writer | college essay coach

Acceptance, Happiness, Letting Go

So, my wonderful friend who is a connector of people invited me to meet her friend Ava, an 84-year-old survivor of the Holocaust, a poet, painter, writer, and beauty. She was full of life and a sort of serenity that must come from a world she has watched turn itself inside out over and over again. She lost her family except for her mother in the camps. She was hidden with a family for four years who had little education so she had to pretend to be mute to not be detected as an outsider. She writes long hand and pays no attention to the Internet. "Why would I want that in my life," she said, smiling. I immediately thought of how much time, precious time, I squander on checking into the squalid lives of movie stars I have no connection with or looking at idiotic kitten videos on YouTube. But, I have always had this junk food side to my intellect. Ava is like my father, a true intellectual and can't appreciate the tacky side of life. But I started reading magazines in high school just as I read Dostoevsky and Yeats. I always followed gossip and loved the way my oldest sister was getting her PhD while still enjoying people magazine. But I do see the value in their clarity and their insistence on a standard many of us fail to maintain.

My agent loves the memoir. Her only advice is "The personal is the universal" which basically means I have to stay close, very, very close to the person I am writing about. This is a challenge. My parents taught us we should be better then everyone but pretend to be humble. We were not to "show off" or to "whine" or to "dominate" anyone's attention. This is a direct contradiction to writing about oneself.

photo by Aaron Burden

photo by Aaron Burden

How to Write a Memoir

First, don't do it. Write a number of novels that don't get published after the one that did and consider a new profession. Possibly you could start selling something. You like food. Sell food. Sell ice pops from a truck or homemade butternut squash soup that your husband loves. Or maybe fudge.

Next, start writing a trilogy of vampire novels and try to get them published. Be rejected over and over again, but have one editor write an encouraging three page letter that details all the ways your heroine (50% vampire) should be changed to become an "uber teen" or an "alpha undead" or a "powergirl blood sucker". Read any number of vampire novels and be horrified by their trite, puritanical badness. Recall your own sexual fantasies about Dracula and move on.

Recognize that anytime you relate stories from your childhood, people are fascinated. They are like deer caught in headlights. They ask for more details, to meet your parents to see photographic evidence of where you grew up. You resist their entries. You have been taught that people enjoy other people's humiliation. You have been taught to keep your mouth shut. You have been taught that your story is nothing but a bunch of poor decisions ending in a twelve-step program. You have been taught many things that turned out to be falsehood, outright lies, or gross distortions.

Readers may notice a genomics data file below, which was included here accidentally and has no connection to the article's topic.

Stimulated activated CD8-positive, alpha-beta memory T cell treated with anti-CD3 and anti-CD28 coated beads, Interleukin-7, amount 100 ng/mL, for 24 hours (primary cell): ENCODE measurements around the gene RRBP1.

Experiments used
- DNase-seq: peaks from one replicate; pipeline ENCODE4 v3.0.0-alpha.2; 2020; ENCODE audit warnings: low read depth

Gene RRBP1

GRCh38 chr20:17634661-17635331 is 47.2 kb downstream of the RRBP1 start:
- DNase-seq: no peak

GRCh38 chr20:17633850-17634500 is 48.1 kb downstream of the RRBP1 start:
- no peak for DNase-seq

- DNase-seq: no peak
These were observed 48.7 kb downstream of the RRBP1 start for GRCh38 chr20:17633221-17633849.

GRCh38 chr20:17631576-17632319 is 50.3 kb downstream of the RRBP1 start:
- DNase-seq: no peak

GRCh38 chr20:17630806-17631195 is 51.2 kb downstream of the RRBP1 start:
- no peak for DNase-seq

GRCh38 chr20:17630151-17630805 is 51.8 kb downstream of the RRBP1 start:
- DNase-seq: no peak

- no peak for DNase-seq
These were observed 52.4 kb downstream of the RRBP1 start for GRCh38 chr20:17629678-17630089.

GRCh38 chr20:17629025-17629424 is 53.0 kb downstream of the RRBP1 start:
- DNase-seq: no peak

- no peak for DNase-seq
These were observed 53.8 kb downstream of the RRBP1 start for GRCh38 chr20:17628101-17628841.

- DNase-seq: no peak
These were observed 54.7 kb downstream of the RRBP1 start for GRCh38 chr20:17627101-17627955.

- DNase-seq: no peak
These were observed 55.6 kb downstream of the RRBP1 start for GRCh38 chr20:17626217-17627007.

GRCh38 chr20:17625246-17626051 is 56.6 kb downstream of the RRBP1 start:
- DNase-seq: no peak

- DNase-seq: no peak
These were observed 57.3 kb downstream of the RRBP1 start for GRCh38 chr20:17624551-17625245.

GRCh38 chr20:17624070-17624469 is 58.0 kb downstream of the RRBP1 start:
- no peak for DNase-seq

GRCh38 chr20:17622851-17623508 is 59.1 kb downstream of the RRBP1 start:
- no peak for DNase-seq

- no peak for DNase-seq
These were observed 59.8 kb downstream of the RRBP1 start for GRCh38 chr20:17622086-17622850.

You were taught that life is about work and also about not getting properly recognized for your brilliance. You have been taught that you are stunningly beautiful but if you go up a size you should kill yourself. You have been taught that Harvard is the promised land and there is absolutely nothing after you die. You have been taught that if you defy certain authority figures your head will explode and you will never be forgiven. You have been taught to laugh and love and read wonderful books and poetry and never, ever forget that the poor must be given help. Some of the things you were taught had merit and you will teach them to your own son and try to convince him that he will never be banished for failing.

Call your parents and admit you are a terrible daughter. Silently. Your mother is losing her memory, your father has cancer. Their cell phones cause them to hang up on you spontaneously. You call back and realize that somehow she knows the terrible, thing you are contemplating.

"You were very loved," she says, sounding old and feeble. "Remember that. You had a very happy childhood. I never told you to hitchhike."

Your father, the writer, picks up the extension. "Go ahead," he tells you. "We don't matter." He understands because he is a writer, a real writer, unlike you who are nothing but a whiny little baby who wants to go on Oprah and talk about her feelings.

Just because you have failed to write a bestseller about a dog or about being held captive in an Eastern European brothel or finding spirituality in pasta, you have been reduced to trotting out your family's dirty laundry, your own dirty laundry which is so dirty your Irish Catholic grandmother who grew up in a convent and was in the trenches in World War One is looking down from that heaven your parents told you never existed and pointing her finger, and whispering, "Shame, shame on you Mary Ellen Moynahan for thinking anything in your life is worth documenting!"

But you never liked your grandmother and she's actually buried in Arlington Cemetery and by now her bones have turned to powder and really, really she'd probably be secretly proud of you for having the guts to tell the truth.

Molly Moynahan